A “Doing Nothing Garden” where grass grows freely over a pile of waste, an encased letter from artist Kai Althoff declaring why he will not be participating in the exhibition, and Ryan Gander’s invisible artwork, a breeze coming through an empty room. The favored term of the dOCUMENTA (13) is “non-concept.” Accompanied by jargon such as “non-existing existence” and an education program named “Maybe Education,” the term “non-concept” has been subject to both acclaim and criticism. At a Berlin press conference in 2010 the exhibition directors announced that “dOCUMENTA (13) does not follow a single, overall concept but engages in conducting, and choreographing manifold materials, methods, and knowledges.” When the artistic director Carolyn Christov-Bakargiev is asked to define her concept, she replies that she does not have one. While this may seem radical to some, it has become clear over the duration of the exhibition that a non-concept is still a concept.
While many of the contemporary art world’s concerns are inextricably linked, a production such as the dOCUMENTA (13) is no true laissez-faire curating; there is a definite choreography to what Christov-Bakargiev has called a “frenetic dance.” The frenetic nature of the exhibition is a part of the general organization and framework. Many of the exhibited works were commissioned and in so share the recurring themes such as the focus on destruction and renewal, the incorporation of Afghanistan, or the various works dealing with the tri-fold history of nearby Breitenau.
Beyond the shared sensibility of the work itself, one of the cornerstones to the “non-concept,” is the element of confusion. Here is a subject I can speak to with personal experience as an employee of the Press Center. While not initially clear, it did not take long to realize that the confusion was intentional. The first few weeks surrounding the opening were chaos and the rest has been a type of accustomed confusion, leaving me to suspect the labyrinth to be calculated. When asked by people of the press for more information on the work of Tino Sehgal, I stood a bit helpless. Can’t find him in the guidebook? No, because unfortunately the artist removed himself from it. Performance artist Sehgal wishes for nothing but the personal memory of his work to remain.
In the beginning weeks after continuous complaints of poor signage and even misinformation, I couldn’t help but wonder if this too was part of a ploy to maintain a degree of disorientation. I felt as if somewhere Christov-Bakargiev was scoffing at the idea of visitors attempting to control the way in which they would encounter the art. It must be said that attitude played an important role here- the more open the visitor, the more enjoyable the experience. Artist assistants told me of similar happenings working on-site with the art. As hundreds of thousands of visitors have been pouring into Kassel, lines have been amassing making some performance and interactive works difficult to accommodate. When visitors of Pedro Reyes’ Sanatorium were not able to book appointments, the assistants took the liberty of passing on what they had heard from Christov-Bakargiev: she doesn’t want them to see everything. One can imagine the reception of this response from visitors attempting to see the documenta in a single weekend.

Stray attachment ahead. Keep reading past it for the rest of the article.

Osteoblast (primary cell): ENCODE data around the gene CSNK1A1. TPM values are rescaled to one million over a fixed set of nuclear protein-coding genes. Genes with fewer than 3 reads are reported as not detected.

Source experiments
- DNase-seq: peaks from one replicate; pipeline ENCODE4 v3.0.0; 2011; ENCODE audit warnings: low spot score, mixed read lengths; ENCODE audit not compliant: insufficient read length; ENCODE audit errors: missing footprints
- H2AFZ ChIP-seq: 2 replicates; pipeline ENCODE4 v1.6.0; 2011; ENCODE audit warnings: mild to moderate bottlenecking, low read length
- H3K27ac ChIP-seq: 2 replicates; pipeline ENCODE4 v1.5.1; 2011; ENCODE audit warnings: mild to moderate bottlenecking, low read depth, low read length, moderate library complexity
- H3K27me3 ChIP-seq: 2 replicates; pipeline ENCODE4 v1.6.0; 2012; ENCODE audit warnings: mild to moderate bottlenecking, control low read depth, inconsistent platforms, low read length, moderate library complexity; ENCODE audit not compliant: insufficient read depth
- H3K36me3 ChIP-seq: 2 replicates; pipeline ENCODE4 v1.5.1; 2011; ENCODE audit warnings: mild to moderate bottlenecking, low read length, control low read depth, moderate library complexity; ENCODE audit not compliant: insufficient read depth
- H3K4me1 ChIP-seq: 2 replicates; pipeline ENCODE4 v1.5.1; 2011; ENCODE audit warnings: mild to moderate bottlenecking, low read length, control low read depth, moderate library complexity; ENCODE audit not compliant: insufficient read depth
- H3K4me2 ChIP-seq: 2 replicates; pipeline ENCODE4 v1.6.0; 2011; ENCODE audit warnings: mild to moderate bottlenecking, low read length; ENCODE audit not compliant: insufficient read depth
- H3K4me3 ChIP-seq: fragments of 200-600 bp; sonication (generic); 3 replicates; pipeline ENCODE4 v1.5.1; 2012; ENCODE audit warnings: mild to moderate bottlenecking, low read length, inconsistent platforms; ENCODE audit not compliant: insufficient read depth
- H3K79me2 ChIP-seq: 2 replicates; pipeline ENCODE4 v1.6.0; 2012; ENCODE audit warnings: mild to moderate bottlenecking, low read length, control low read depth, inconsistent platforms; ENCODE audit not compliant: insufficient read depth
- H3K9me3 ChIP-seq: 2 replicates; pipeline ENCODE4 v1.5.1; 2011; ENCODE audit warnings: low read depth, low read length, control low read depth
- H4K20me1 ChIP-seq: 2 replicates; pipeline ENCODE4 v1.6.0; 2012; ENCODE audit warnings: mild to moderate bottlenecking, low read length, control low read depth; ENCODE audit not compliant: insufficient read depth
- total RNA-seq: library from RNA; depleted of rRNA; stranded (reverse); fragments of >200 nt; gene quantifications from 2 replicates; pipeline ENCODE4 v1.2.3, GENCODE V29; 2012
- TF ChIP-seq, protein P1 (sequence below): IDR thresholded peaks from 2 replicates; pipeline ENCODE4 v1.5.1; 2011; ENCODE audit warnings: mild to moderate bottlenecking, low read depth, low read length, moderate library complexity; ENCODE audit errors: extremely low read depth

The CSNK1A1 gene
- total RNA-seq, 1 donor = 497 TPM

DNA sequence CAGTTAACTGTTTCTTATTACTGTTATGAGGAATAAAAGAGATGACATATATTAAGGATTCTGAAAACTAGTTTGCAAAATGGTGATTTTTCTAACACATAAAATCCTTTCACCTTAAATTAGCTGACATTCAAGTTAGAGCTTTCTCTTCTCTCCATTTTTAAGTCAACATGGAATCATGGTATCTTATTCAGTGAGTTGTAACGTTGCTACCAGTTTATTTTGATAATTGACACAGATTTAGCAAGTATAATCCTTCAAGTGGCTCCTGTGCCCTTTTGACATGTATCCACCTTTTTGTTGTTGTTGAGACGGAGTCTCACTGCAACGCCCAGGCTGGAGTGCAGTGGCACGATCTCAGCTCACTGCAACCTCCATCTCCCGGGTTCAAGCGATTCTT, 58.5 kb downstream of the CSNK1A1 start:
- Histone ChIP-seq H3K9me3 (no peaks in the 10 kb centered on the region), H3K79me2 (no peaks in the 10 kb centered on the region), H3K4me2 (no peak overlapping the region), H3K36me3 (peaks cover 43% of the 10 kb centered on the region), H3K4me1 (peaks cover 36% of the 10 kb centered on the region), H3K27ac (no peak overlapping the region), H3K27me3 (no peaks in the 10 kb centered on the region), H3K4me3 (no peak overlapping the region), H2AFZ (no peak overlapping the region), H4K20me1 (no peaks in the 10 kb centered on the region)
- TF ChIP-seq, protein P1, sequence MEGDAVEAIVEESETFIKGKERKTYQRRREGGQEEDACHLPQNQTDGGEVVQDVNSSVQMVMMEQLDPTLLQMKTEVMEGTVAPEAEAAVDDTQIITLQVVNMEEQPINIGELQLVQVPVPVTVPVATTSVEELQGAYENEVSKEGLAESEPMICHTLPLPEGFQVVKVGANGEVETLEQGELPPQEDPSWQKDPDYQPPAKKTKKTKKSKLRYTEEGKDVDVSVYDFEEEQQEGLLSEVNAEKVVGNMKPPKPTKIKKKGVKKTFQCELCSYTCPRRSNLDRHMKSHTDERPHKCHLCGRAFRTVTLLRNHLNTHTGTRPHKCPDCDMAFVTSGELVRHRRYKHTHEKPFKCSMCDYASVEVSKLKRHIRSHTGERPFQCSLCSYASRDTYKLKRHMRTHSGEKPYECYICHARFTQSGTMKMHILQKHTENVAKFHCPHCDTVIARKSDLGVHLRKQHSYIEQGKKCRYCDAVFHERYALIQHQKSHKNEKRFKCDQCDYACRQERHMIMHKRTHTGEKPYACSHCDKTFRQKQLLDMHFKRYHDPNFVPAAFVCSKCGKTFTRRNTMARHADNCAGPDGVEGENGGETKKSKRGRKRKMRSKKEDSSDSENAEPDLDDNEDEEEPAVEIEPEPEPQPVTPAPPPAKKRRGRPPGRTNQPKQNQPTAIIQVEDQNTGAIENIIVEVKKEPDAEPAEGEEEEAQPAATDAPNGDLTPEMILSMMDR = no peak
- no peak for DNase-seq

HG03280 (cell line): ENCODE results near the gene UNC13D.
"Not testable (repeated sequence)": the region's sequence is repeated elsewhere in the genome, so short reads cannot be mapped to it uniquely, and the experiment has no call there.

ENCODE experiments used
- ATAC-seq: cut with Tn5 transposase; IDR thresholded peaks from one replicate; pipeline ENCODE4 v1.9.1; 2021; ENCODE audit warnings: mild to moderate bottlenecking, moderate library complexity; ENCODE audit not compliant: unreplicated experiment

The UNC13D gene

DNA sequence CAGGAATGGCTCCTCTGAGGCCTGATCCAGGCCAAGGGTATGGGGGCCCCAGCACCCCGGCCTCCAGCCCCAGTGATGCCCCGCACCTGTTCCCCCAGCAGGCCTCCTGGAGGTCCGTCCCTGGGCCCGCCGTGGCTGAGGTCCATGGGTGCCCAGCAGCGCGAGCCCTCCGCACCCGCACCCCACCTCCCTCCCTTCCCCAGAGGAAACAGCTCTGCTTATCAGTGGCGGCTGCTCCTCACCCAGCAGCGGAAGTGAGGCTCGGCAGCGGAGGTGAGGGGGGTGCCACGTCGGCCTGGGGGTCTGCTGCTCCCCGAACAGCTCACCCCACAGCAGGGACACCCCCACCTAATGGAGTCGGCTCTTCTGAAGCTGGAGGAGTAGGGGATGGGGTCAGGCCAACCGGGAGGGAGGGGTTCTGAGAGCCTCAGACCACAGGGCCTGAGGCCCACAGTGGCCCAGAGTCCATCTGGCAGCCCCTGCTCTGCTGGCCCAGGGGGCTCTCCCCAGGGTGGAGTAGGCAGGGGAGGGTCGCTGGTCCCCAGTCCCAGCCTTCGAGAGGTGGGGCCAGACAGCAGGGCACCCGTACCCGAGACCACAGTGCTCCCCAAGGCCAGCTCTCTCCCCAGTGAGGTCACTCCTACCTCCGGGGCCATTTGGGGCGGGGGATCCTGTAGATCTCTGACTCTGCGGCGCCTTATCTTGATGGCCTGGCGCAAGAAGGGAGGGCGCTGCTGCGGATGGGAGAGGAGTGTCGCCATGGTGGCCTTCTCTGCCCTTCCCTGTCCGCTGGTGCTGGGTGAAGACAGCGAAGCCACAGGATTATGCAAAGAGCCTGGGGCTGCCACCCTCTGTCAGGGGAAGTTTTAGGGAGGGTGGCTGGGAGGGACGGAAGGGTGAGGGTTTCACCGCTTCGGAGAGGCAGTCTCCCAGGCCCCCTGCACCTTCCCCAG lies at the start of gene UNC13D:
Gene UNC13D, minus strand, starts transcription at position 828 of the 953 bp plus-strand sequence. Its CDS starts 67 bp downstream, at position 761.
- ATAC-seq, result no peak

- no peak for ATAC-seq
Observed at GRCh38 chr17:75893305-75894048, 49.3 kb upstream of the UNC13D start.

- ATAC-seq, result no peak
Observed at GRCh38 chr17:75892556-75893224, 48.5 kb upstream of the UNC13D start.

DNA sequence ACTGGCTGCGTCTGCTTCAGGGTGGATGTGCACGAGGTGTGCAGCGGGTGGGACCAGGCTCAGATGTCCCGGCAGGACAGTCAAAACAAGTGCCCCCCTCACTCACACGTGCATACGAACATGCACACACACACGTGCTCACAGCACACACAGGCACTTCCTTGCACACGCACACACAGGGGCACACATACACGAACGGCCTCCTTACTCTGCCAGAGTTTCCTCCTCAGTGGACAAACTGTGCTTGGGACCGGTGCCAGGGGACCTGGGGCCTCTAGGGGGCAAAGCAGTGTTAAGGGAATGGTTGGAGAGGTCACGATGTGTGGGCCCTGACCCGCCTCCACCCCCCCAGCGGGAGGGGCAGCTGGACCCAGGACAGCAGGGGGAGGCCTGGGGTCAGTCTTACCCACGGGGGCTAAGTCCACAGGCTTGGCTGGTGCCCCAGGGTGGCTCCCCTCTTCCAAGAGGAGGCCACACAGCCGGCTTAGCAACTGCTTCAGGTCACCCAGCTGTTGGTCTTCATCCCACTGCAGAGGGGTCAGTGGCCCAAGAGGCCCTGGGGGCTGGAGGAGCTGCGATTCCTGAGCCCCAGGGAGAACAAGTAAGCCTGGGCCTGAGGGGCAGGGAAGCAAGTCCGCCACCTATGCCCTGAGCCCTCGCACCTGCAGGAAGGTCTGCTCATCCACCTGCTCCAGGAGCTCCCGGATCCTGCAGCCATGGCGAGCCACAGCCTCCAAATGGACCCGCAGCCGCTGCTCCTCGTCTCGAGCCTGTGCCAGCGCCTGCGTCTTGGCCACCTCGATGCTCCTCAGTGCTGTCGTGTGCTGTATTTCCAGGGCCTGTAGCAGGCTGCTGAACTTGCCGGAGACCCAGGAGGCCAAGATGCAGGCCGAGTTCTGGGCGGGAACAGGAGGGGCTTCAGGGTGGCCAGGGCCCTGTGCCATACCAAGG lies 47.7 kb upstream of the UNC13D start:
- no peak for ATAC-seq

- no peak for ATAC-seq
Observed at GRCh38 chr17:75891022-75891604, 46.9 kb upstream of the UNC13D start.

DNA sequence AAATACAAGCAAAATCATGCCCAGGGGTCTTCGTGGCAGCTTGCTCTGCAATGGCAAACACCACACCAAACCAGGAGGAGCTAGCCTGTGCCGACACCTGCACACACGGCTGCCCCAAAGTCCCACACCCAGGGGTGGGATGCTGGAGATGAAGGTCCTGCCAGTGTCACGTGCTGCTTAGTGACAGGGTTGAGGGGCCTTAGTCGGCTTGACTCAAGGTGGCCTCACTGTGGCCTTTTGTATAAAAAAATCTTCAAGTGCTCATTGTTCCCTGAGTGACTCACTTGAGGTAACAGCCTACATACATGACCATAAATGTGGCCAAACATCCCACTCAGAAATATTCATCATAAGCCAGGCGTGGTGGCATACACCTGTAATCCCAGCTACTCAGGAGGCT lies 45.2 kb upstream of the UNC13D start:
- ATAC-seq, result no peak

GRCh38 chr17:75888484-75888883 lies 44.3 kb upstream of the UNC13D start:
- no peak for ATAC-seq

Emerging from and mingling with the concept of “non-concept,” is the appropriate theme of skepticism. Christov-Bakargiev encourages us all to be skeptical of her, the art, the experience at dOCUMENTA(13), as well as to be skeptical of what we think we know. The curator describes approaching one exhibit with particular skepticism. Located in the first floor of the Fridericianum is what she calls “The Brain.” This collection of works contemporary and modern make up, writes Christov-Bakargiev, a “puzzle,” a “riddle,” an “embodied non-concept.” The collection holds works by Sam Durant, Giuseppe Penone, Judith Hopf, and Giorgio Morandi. “The Brain” is a collection of highly diverse objects; collected by artists or collected in our memory, it informs our repertoire and in so the way in which we may view the rest of the exhibit.
While many of the “frenetic” tactics of the artistic director and dOCUMENTA (13) have indeed been approached with skepticism and criticism, it must be said that beautiful things can come from confusion. Without a (good) map, we may stumble upon the sound installation forest of Janet Cardiff and Georges B. Miller, take a detour across Christian Philipp Müller’s Swiss Chard Ferry, or with some flexibility, land an appointment at the Sanatorium of Pedro Reyes. Letting go and embracing the “non-concept”, we may find that getting put off-kilter is the best way to understand contemporary art.